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Commodities

Kenya eyes tea hub in China as exports fall

The value of Kenyan tea exports to China fell by more than a third last year despite rising popularity of milk tea which has increased demand for black tea leaves
The value of Kenyan tea exports to China fell by more than a third last year despite rising popularity of milk tea which has increased demand for black tea leaves. FILE PHOTO | NMG 

Kenya has set sights on opening up a distribution centre in China’s Wuyishan region — where some of the world’s most expensive teas are grown— in the wake of falling demand for Kenyan tea in the Asian economy.

The value of Kenyan tea exports to China fell by more than a third last year despite rising popularity of milk tea which has increased demand for black tea leaves, according to trade statistics.

The Kenya Export Promotion and Branding Agency (Keproba), says it’s looking at “a dedicated Centre for Kenya in Wuyi” as part of strategy to help small- and medium-sized enterprises “get their footings in the vast Chinese market”.

Kenya earned $3.17 million (Sh343.59 million ) from sale of black fermented and partly fermented tea to the world’s largest tea market in 2019, a 34.05 percent drop compared with a year earlier, the data kept by International Trade Centre (ITC) show.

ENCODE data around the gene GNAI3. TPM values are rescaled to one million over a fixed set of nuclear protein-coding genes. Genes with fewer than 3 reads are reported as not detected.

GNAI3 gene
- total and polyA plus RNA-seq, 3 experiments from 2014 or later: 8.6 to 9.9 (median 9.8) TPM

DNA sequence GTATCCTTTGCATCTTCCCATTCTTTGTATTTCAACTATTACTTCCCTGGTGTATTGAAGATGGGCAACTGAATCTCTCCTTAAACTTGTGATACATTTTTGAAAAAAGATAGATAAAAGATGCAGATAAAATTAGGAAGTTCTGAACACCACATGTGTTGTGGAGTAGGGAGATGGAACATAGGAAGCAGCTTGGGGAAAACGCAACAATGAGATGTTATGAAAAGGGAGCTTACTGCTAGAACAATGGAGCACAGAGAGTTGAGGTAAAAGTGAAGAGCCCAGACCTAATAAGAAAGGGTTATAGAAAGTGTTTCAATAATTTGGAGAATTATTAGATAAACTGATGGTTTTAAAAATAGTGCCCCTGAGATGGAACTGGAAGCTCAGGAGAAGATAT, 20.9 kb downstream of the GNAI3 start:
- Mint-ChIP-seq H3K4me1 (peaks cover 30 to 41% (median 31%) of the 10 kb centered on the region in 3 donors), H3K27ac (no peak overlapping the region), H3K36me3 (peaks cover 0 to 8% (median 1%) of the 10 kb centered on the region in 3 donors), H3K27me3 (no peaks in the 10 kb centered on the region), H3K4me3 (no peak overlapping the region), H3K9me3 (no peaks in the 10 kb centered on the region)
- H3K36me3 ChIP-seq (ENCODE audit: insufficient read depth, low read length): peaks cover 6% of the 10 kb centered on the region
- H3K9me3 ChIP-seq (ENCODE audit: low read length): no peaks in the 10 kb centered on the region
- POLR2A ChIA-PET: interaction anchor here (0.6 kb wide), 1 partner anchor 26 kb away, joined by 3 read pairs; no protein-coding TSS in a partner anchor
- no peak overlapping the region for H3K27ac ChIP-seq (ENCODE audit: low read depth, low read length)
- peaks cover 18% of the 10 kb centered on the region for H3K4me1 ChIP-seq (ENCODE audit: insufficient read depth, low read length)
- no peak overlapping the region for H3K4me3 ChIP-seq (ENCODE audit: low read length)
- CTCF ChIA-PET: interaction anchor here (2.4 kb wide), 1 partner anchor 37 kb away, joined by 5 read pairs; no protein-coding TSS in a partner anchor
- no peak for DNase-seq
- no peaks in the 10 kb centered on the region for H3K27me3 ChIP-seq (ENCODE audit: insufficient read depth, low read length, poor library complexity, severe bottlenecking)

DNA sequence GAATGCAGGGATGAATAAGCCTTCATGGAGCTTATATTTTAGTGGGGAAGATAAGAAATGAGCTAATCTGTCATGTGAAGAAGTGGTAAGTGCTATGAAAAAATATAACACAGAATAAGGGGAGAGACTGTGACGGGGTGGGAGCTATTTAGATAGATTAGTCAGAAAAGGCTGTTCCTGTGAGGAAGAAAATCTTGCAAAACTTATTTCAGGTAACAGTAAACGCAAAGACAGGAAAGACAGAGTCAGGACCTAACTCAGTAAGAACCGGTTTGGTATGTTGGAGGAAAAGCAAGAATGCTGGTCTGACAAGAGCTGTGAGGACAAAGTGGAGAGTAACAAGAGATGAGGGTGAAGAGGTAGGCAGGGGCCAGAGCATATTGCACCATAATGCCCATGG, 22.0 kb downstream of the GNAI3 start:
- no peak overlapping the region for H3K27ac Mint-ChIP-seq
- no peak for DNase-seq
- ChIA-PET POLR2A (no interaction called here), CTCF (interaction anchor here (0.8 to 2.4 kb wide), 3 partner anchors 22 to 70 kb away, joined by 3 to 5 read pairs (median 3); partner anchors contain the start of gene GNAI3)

This marked the first drop since 2016 when Kenya’s shipments amounted to $1.77 million (Sh191.85 million), before climbing to $2.5 million (Sh270.97 million) in 2017 and $4.81 million (Sh521.35 million) in 2018, statistics from the joint agency of the World Trade Organization and the United Nations further indicate.

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Keproba, the parastatal tasked with marketing Kenyan goods abroad said, sale of tea in the world’s most populous country, just like other fresh produce, has been hurt by an internal market that has an inbuilt capacity for supply of commodities and creation of demand for products produced in China.

Although China is the world’s largest producer of tea, it has increased importation of black tea in recent years on the back of increasing consumption of creamy (milk) tea blends which the country’s predominantly green tea cannot do.

This has caught the interest of the world’s leading black tea producers: India, Kenya and Sri Lanka.

News reports indicated Sri Lanka exported a record 11.8 million kilos of tea to China in 2019, driven by the rising consumption of milk tea.

China is not among Kenya’s top 10 tea destinations— dominated by Pakistan, Egypt, the UK, Sudan and Russia—but is seen as an emerging market with the biggest potential for expansion.

A Chinese delegation from Fuzhou Benny Tea Industry Company and the China National Forest Industry Federation Ecological Tea visited Kenya in August last year to scout for deals for export of Kenya’s specialty tea.

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